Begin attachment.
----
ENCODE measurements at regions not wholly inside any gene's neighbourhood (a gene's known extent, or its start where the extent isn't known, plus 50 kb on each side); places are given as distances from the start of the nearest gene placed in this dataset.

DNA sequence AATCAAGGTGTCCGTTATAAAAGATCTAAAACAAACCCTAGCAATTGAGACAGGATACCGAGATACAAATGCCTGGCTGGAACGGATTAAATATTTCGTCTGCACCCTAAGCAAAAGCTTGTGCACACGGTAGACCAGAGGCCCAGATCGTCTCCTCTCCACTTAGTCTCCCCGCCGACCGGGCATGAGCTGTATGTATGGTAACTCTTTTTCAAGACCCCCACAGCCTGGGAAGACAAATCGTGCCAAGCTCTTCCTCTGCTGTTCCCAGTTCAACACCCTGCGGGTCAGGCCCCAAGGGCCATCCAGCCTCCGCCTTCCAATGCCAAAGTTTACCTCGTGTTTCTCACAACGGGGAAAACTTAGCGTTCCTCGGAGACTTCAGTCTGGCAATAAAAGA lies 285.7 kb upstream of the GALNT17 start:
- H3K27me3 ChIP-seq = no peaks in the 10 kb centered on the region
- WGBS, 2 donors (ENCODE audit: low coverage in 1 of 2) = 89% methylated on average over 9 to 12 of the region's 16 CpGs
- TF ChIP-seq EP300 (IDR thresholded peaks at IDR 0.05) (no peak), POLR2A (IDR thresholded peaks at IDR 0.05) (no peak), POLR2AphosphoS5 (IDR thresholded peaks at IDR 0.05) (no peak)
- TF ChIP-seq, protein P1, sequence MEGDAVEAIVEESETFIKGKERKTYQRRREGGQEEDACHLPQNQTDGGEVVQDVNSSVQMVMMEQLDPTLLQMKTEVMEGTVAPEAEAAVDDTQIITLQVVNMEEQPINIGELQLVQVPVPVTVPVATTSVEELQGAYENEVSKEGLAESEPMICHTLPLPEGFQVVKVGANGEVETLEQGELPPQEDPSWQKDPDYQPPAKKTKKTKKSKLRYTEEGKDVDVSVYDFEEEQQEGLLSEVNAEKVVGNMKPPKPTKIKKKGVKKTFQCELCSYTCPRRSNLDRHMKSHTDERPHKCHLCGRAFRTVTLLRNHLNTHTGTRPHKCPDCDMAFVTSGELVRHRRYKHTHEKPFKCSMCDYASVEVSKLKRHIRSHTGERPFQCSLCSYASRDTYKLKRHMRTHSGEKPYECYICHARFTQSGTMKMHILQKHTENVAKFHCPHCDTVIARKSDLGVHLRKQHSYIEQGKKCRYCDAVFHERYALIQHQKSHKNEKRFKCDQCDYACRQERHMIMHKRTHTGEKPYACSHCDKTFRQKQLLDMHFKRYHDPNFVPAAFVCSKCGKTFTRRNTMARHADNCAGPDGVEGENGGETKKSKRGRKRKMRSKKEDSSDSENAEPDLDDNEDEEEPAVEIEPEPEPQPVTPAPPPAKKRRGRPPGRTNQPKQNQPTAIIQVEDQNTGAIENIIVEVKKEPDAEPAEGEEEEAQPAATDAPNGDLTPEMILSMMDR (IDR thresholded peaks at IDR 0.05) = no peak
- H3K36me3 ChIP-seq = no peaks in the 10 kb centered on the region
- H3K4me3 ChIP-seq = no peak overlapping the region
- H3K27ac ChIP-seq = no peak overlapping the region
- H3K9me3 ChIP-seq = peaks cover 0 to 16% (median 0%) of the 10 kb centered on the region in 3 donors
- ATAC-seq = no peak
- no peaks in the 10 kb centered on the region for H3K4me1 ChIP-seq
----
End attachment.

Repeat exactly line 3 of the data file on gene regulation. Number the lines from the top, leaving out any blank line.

- H3K27me3 ChIP-seq = no peaks in the 10 kb centered on the region